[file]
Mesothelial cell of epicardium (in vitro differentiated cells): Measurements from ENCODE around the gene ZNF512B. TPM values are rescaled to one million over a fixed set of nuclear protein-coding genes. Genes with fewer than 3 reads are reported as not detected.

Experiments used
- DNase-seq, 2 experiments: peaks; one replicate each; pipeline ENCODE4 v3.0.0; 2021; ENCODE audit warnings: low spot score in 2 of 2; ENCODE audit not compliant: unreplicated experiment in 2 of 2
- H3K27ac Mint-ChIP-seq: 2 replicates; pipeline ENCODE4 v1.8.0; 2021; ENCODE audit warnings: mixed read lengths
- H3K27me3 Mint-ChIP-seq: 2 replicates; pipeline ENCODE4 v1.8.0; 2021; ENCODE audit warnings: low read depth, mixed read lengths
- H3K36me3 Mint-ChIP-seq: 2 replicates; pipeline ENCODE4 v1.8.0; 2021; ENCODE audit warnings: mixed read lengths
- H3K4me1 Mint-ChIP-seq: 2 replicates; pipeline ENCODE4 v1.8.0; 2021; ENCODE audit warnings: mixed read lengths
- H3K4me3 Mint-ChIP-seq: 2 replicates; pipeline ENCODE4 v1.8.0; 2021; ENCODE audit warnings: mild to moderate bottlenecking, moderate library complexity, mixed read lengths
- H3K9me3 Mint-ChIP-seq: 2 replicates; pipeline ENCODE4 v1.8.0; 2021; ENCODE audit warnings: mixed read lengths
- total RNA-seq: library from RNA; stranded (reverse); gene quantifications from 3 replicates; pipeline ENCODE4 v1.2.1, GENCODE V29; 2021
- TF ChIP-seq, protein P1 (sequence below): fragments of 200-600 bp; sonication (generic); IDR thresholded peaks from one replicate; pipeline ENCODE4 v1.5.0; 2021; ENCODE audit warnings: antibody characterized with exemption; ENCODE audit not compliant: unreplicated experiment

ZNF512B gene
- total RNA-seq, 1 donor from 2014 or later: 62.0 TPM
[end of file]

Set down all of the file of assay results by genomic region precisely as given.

Mesothelial cell of epicardium (in vitro differentiated cells): Measurements from ENCODE around the gene ZNF512B. TPM values are rescaled to one million over a fixed set of nuclear protein-coding genes. Genes with fewer than 3 reads are reported as not detected.

Experiments used
- DNase-seq, 2 experiments: peaks; one replicate each; pipeline ENCODE4 v3.0.0; 2021; ENCODE audit warnings: low spot score in 2 of 2; ENCODE audit not compliant: unreplicated experiment in 2 of 2
- H3K27ac Mint-ChIP-seq: 2 replicates; pipeline ENCODE4 v1.8.0; 2021; ENCODE audit warnings: mixed read lengths
- H3K27me3 Mint-ChIP-seq: 2 replicates; pipeline ENCODE4 v1.8.0; 2021; ENCODE audit warnings: low read depth, mixed read lengths
- H3K36me3 Mint-ChIP-seq: 2 replicates; pipeline ENCODE4 v1.8.0; 2021; ENCODE audit warnings: mixed read lengths
- H3K4me1 Mint-ChIP-seq: 2 replicates; pipeline ENCODE4 v1.8.0; 2021; ENCODE audit warnings: mixed read lengths
- H3K4me3 Mint-ChIP-seq: 2 replicates; pipeline ENCODE4 v1.8.0; 2021; ENCODE audit warnings: mild to moderate bottlenecking, moderate library complexity, mixed read lengths
- H3K9me3 Mint-ChIP-seq: 2 replicates; pipeline ENCODE4 v1.8.0; 2021; ENCODE audit warnings: mixed read lengths
- total RNA-seq: library from RNA; stranded (reverse); gene quantifications from 3 replicates; pipeline ENCODE4 v1.2.1, GENCODE V29; 2021
- TF ChIP-seq, protein P1 (sequence below): fragments of 200-600 bp; sonication (generic); IDR thresholded peaks from one replicate; pipeline ENCODE4 v1.5.0; 2021; ENCODE audit warnings: antibody characterized with exemption; ENCODE audit not compliant: unreplicated experiment

ZNF512B gene
- total RNA-seq, 1 donor from 2014 or later: 62.0 TPM